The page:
Desensitized – Hemispherica Portalis (Portal of 1000 Years) Review


“Ambient music is intended to induce calm and space to think,” Brian Eno said. Rarely have I encountered an album that fits Eno’s description better than Desensitized’s debut album “Hemispherica Portalis”. Veteran artists Deborah Martin and Dean De Benedictis’s album contains nothing less than seven “portals” that lead to unique and alien destinations. Like a well-written sci-fi novel, Desensitized’s music is world-building on a massive scale. This kind of ambient often feels experimental, but that is not the case with “Hemispherica Portalis”. The melodies seem to represent far-away and exotic cultures. That is a major accomplishment.

Original “Under The Moon” is the name of Deborah Martin’s breakthrough album, released in 1995 on Spotted Peccary Music – and she has so far released 10 albums under her own name. She has also worked with artists such as Erik Wøllo and the Hemi-Sync project (to which she has contributed four albums). In terms of inspiration, Deborah says: “I simply close my eyes and imagine what it would have been like to exist in another time, another place, and then the music comes.” Dean De Benedictis has recorded under his own name (three albums to date, the latest being “Salvaging the Present” (2015) and under the alias Surface 10. He has played with groups such as Brand X and The Stratos Ensemble. Desensitized is a genuine ambient super-duo, bringing the best of not only one world of music – but many.

Hemispherica Portalis (Portal of 1000 Years)
The title track opens the album. We are greeted by Desensitized’s signature sound; many intertwining melodies. The flute seems both earthly and alien at the same time. There are also several layers of lead synths. One would think that such a multitude of sounds all fighting for attention would be overwhelming and chaotic. But it isn’t, and the reason is simple; the overall sound design keeps it in line. The many voices become one. That is perhaps also why the music seems otherworldly. “Hemispherica Portalis (Portal of 1000 Years)” is a phenomenal album opener and a solid introduction to the music project. It makes the listener curious to where the other portals might lead.

“Concunus Dracus (Dragon of the Heavens)” wastes no time on an introduction. We instantly find ourselves riding on the back of a mighty dragon, and we can hear it hissing and breathing. The atmosphere is, as you might expect, warm and protective. We obviously have nothing to fear when we are under the dragon’s protective wing. There are many fascinating textures here too, making the landscape feel barren and hostile. The piece is almost 10 minutes long, but time is of no consequence in this brave and different fantasy world.

Formulata Oblivonos (A Complicated Tale)
As you have understood by now, Hemispherica Portalis is an album of constant changes. “Formulata Oblivonos” is, as implied by the title, a rather complicated tale with many levels and different tableaus. There is no way to tell where this narrative will end, even though there are fragments of a rhythm. The atmosphere is quite harsh but never unfriendly. Every time I listen to it, I discover new sounds and details – like a picture by Salvador Dali.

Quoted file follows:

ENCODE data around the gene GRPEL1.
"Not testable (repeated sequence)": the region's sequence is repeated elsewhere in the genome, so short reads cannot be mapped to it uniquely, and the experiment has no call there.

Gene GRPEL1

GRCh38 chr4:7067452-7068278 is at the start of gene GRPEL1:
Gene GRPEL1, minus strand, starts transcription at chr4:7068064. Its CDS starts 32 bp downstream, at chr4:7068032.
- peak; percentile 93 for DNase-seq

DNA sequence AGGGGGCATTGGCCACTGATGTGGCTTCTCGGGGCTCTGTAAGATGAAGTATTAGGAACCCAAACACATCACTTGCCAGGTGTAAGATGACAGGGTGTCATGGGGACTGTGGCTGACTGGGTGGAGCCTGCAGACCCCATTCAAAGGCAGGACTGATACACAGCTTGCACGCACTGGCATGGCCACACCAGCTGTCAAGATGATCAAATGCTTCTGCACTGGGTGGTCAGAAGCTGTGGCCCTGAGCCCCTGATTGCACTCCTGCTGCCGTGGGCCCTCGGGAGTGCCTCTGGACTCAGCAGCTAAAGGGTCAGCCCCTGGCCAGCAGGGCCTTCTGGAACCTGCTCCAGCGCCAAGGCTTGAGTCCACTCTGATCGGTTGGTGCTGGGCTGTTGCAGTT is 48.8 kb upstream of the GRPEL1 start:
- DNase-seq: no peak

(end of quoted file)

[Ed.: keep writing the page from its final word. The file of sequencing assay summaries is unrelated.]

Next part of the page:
If this album has a core, “Ecumenicus Orato (The Umbilical Center)” is the portal that takes us there. The flute sounds larger-than-life. It is a breakthrough beautiful piece with a hint of melancholy. I very much enjoy the 13 minutes long ambient melody, especially how it portrays a battle between light and darkness. I’m happy to report that it ends on a high note.

Saltis Nominus (Floating Seabeds)
The next portal leads to a fascinating underwater world. “Saltis Nominus (Floating Seabeds)” offers majestic views and a truly spectacular sound design. It is as if we go deeper and deeper, and after almost 12 minutes, we are at the bottom. It is quite lonely down there, but peaceful too.

“Terminus Equitos (Redemption Seeker)” is something quite different. This soundscape seems hypermodern, filled with robots and technology – and, in the middle of it all, the fearsome redemption seeker, a Blade Runner meets RoboCop kind of story. It is a delightful contrast to the previous portal, ensuring that the album is everything but boring.

“Amphibinatium (Myths and Legends)” is the colorful album closer. The almost drowned harp gives the impression that two stories are being told simultaneously – but even here, the soundscape seems coherent and clear, all thanks to the splendid sound design.

In conclusion: “Hemispherica Portalis (Portal of 1000 Years)” is not exactly easy listening. It demands something from you. As with any portal, you have to make an effort and cross over to the other side. Once there you are ready to receive the musical beauty Desensitized has to offer. Deborah Martin and Dean De Benedictis have delivered a bold and revolutionary album, perfect for creative work or sci-fi reading. I’m especially impressed by the polychromatic melodies. It is easy to envision that they represent “genuine” alien music from cultures lightyears away. I must also mention the rich textures that give the album almost limitless replay value. Bravo!

Having spent almost a month discovering the vastness of “Hemispherica Portalis”, I’m eager to find out where the next 1000 years portals will go. Guided by Desensitized, one thing seems certain; the journey will be extraordinary.

For more information and music samples, visit

Also, check out the homepages of Deborah Martin and Dean De Benedictis